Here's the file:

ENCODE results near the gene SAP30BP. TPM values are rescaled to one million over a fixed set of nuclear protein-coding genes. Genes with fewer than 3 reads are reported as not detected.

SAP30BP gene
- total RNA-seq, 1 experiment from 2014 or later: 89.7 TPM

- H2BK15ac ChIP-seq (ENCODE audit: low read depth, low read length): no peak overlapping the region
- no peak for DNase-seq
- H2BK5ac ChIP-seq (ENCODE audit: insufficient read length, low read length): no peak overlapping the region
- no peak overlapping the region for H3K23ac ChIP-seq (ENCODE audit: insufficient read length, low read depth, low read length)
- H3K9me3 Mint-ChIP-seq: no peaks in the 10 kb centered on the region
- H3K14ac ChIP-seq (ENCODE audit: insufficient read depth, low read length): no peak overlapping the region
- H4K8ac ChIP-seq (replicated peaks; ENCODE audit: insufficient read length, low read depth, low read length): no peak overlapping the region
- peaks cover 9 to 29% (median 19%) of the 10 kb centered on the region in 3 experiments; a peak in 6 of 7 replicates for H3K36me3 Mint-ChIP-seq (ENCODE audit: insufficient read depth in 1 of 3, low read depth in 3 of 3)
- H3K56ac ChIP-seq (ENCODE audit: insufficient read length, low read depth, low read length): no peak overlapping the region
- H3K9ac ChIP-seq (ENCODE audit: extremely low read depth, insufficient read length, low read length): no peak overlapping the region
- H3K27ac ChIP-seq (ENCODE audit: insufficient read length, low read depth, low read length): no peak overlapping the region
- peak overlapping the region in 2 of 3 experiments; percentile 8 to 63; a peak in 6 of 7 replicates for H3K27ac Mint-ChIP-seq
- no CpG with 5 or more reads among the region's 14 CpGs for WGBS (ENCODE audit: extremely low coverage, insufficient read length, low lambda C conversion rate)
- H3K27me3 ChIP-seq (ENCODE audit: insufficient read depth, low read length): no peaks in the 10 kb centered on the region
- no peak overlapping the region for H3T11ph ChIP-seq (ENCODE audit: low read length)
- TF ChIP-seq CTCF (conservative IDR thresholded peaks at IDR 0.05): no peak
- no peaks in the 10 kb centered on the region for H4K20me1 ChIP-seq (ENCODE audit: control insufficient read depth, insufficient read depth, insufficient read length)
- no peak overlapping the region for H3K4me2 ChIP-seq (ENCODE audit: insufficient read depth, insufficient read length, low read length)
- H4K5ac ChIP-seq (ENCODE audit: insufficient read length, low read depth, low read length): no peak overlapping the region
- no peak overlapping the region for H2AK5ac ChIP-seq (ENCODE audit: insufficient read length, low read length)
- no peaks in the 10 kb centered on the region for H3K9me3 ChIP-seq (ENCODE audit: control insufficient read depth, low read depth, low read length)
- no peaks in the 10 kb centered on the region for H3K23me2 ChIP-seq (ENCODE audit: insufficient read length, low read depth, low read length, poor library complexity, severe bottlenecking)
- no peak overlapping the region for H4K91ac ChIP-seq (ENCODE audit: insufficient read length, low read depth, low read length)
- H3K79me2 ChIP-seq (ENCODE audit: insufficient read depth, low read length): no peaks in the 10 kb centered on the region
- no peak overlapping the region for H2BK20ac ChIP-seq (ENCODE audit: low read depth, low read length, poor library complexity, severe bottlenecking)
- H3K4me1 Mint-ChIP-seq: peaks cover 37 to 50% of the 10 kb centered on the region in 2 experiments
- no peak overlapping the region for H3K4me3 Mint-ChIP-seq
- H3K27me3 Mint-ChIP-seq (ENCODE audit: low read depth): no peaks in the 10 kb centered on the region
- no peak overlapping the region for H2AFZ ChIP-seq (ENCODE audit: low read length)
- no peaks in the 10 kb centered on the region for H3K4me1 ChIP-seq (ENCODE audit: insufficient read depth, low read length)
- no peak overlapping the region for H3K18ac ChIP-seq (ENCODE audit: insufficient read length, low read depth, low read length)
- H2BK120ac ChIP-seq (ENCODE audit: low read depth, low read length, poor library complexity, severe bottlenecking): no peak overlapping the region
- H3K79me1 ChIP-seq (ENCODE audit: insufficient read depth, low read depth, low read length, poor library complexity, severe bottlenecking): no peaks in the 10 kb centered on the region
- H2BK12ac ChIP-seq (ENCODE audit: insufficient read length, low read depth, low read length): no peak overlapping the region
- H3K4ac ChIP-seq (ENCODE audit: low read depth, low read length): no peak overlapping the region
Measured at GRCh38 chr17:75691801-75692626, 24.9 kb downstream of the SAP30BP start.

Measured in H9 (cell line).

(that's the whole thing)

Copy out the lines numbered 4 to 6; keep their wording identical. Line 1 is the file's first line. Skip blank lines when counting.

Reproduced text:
- H2BK15ac ChIP-seq (ENCODE audit: low read depth, low read length): no peak overlapping the region
- no peak for DNase-seq
- H2BK5ac ChIP-seq (ENCODE audit: insufficient read length, low read length): no peak overlapping the region